Common Legal Problems with Mortgage Lenders
Mortgage lenders are required to follow federal and state laws. These laws are designed to protect home-buyers from lenders who may charge them more than they should, who may not protect the home-buyer, and who may cause the home-buyer financial harm.
- The mortgagee is the lender that extends the loan – advances the money.
- The mortgagor is the person who obtains money in return for placing the home as collateral. Many home-buyers get a mortgage when they first buy a home.
- Homeowners can get second and later mortgages if their home has enough equity
- Equity is the value of the home minus the value of the mortgages and liens on the home
- A mortgage servicer is the entity that generally manages the mortgage. They collect your payments and send you the bills. They also review changes to the mortgage. Essentially, the mortgage servicer is the agent for the mortgagor.
According to Magnify Money, the average 2017 mortgage debt nationwide is $137.000. The new mortgages average $244.000
Some of the ways mortgage lenders violate the law
Florida real estate lawyers can hold mortgage lenders liable if the following events occur:
The mortgage lender:
- Doesn’t properly and promptly credit your account for payments you make
- Holds you in default even when you pay within the grace period
- Reports you to credit reporting agencies when you’re not in default
- Charges fees that aren’t legitimate. Generally, the mortgage lender can charge for late payments, property inspections, and costs of foreclosures. Other fees should raise a red flag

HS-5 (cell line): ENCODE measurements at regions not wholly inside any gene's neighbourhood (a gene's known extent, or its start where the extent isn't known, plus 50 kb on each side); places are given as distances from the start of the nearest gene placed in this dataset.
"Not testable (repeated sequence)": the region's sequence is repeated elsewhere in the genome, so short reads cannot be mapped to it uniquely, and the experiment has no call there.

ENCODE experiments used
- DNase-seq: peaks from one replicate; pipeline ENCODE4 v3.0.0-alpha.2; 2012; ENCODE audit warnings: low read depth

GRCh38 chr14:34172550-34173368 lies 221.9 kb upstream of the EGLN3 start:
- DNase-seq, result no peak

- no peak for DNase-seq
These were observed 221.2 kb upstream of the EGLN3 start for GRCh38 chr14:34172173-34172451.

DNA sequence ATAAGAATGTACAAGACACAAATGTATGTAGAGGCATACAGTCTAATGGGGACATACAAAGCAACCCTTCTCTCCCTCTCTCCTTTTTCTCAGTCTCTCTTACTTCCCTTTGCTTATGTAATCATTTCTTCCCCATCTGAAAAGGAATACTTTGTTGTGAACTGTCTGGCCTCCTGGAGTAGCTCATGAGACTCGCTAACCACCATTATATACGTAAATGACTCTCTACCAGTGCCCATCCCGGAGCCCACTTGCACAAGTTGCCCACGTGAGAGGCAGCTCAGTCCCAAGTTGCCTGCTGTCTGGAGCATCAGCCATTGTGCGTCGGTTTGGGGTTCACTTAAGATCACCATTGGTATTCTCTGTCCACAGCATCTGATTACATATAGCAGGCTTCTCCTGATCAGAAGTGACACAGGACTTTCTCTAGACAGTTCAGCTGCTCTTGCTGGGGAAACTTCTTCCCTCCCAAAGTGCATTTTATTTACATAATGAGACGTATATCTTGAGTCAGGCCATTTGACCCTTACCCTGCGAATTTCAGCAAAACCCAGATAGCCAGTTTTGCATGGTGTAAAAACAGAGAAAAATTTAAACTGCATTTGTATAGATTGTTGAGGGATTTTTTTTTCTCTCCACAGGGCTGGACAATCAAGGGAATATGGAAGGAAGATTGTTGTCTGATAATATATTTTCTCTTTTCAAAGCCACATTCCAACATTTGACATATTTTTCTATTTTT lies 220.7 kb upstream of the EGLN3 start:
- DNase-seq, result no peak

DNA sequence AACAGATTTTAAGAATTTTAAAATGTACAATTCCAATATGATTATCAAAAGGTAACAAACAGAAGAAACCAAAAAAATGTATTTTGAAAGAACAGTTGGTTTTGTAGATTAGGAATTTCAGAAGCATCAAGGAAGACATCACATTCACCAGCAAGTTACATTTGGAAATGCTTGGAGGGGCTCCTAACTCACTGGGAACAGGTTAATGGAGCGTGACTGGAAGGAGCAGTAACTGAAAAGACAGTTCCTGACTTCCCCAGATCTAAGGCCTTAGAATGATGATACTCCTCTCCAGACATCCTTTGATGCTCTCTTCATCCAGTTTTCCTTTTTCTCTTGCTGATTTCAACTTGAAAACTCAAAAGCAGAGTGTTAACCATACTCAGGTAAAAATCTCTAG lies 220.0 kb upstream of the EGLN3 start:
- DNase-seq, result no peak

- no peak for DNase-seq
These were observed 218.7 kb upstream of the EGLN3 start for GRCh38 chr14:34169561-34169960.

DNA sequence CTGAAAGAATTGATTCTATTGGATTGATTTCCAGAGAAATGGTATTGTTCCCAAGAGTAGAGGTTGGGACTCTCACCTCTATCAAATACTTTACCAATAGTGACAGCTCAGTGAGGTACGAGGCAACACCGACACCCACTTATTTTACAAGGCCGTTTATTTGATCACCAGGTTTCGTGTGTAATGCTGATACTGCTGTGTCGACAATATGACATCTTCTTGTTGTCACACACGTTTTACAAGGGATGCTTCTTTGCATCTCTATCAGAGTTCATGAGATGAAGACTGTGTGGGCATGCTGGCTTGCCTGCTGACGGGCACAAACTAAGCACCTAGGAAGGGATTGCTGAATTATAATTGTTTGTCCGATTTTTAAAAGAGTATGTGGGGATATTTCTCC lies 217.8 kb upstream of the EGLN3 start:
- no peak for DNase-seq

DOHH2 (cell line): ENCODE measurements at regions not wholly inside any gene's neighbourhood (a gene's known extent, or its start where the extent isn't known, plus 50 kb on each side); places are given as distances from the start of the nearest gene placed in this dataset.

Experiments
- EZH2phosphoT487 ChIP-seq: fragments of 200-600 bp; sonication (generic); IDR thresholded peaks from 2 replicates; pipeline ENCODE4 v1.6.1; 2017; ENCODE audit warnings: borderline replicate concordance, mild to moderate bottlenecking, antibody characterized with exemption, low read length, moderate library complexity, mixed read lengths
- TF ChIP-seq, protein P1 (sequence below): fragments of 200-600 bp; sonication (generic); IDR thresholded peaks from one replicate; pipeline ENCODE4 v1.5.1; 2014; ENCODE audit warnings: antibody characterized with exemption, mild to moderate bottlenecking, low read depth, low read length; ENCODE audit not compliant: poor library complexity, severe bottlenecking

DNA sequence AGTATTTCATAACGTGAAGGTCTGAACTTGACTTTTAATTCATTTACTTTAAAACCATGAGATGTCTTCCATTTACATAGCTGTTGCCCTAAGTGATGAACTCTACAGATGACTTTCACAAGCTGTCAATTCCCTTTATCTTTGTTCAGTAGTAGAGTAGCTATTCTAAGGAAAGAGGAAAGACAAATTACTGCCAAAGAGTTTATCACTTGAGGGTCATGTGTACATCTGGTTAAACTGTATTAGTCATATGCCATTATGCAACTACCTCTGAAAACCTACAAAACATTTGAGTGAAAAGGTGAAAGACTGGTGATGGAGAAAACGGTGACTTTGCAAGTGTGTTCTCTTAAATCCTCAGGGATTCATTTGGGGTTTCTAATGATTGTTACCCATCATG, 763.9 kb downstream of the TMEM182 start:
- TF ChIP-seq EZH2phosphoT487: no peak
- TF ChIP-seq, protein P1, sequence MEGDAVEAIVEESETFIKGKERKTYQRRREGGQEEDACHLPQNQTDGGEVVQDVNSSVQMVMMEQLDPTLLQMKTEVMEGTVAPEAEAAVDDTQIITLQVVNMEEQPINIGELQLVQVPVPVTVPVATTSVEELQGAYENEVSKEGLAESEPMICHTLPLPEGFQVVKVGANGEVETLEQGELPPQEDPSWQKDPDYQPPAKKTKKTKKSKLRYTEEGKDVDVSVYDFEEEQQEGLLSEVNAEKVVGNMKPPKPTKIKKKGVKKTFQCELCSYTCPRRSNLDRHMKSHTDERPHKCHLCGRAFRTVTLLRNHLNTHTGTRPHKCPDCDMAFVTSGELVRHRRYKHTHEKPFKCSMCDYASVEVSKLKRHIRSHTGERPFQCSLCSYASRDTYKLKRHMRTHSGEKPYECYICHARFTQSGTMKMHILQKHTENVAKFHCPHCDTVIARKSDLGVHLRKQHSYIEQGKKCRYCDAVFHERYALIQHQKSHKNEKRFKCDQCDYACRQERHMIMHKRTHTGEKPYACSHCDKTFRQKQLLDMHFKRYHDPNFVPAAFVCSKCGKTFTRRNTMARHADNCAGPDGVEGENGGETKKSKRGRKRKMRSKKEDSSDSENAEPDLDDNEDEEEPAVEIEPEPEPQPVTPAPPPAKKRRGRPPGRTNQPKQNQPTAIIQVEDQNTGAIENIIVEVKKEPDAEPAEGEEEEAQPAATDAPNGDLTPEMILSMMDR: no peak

- Adds homeowner’s insurance to the monthly payments even though the homeowner already has homeowner’s insurance. This type of homeowner’s insurance, called force-place insurance, can be quite expensive. You may not need mortgage insurance if you have enough equity.
- Doesn’t use escrow payments to pay real estate taxes, homeowner’s insurance, and other bills. If the taxes are in default, the taxing authorities may seek to sell your home.
Once you are approved for the mortgage loan, the lender normally can’t change the annual percentage rate (APR) by more than 1/8th of one point. The fees the lender charges shouldn’t change. Increases in other expenses such as the cost of title insurance (which lenders require) should comply with the laws. Lenders can make some adjustments, if for example, your credit score changes. If you are being charged more by the mortgage lender than you expected, an experienced Sebastian and Vero Beach lending attorney can assert your rights.